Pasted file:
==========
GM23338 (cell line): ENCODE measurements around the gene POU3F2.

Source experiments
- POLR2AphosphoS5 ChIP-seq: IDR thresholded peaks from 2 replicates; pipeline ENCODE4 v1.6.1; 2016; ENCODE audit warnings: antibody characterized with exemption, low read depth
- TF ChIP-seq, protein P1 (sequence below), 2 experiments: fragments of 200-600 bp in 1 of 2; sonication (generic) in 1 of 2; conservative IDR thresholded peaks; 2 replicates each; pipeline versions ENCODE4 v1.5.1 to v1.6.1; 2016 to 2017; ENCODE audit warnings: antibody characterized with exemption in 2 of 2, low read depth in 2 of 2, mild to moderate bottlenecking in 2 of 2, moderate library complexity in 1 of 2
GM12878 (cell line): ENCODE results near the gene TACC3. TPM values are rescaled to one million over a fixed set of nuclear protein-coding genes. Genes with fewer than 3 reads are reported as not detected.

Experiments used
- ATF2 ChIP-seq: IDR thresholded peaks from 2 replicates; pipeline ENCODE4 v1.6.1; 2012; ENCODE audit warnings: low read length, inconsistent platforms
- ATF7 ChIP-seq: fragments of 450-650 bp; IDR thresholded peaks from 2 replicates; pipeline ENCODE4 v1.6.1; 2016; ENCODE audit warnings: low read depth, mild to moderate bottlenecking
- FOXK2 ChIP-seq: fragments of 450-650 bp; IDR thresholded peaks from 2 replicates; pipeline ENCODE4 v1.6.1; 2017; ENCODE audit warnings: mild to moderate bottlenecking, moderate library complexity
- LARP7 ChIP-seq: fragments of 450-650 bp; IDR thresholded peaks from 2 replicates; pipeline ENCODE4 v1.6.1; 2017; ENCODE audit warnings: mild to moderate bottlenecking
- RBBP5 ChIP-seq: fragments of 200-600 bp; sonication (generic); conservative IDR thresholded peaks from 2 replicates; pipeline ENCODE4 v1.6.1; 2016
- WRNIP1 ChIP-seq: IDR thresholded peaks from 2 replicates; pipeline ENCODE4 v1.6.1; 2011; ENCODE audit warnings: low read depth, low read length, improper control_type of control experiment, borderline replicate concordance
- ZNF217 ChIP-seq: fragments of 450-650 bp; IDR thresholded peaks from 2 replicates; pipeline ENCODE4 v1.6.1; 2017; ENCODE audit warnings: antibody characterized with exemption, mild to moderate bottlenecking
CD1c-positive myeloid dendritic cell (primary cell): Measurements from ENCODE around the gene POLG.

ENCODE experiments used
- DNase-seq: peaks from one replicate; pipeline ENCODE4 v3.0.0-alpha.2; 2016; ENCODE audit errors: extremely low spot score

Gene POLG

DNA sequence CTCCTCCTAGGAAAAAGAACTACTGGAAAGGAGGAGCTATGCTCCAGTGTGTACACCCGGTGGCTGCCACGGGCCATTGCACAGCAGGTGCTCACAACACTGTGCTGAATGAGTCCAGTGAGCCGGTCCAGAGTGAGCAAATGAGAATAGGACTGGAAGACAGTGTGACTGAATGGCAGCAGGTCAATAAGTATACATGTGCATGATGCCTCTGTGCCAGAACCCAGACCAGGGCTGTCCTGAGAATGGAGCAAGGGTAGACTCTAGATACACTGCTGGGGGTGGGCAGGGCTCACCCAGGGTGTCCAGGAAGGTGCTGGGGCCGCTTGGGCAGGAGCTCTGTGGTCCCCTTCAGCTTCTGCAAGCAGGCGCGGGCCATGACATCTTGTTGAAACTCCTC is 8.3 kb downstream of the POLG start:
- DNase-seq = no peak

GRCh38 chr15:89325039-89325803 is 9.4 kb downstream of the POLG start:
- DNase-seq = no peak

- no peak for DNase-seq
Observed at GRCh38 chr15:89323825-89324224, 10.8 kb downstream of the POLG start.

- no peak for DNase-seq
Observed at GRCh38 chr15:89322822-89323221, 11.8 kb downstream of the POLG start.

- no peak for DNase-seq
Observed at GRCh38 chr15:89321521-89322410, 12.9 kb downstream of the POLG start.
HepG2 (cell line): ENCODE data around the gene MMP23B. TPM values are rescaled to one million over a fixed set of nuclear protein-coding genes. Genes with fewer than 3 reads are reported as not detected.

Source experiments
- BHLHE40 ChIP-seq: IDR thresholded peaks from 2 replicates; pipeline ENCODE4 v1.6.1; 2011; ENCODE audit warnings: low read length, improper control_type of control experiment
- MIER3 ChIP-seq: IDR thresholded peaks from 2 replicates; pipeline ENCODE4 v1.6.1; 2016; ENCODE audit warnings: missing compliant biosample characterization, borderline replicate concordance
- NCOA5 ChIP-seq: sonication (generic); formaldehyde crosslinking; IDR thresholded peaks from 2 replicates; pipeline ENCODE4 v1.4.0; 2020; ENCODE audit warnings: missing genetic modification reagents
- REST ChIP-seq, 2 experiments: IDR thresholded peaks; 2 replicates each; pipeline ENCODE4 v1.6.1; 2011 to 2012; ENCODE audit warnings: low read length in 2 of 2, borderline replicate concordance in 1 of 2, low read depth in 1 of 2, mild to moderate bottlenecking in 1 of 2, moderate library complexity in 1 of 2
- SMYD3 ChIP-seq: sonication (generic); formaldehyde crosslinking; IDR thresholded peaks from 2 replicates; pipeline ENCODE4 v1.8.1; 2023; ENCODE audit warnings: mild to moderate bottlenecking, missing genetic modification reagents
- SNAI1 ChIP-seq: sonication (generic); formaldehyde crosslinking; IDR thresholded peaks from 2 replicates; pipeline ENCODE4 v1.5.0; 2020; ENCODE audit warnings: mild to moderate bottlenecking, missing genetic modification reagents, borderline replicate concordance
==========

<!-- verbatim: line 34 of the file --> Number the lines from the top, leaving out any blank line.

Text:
- SMYD3 ChIP-seq: sonication (generic); formaldehyde crosslinking; IDR thresholded peaks from 2 replicates; pipeline ENCODE4 v1.8.1; 2023; ENCODE audit warnings: mild to moderate bottlenecking, missing genetic modification reagents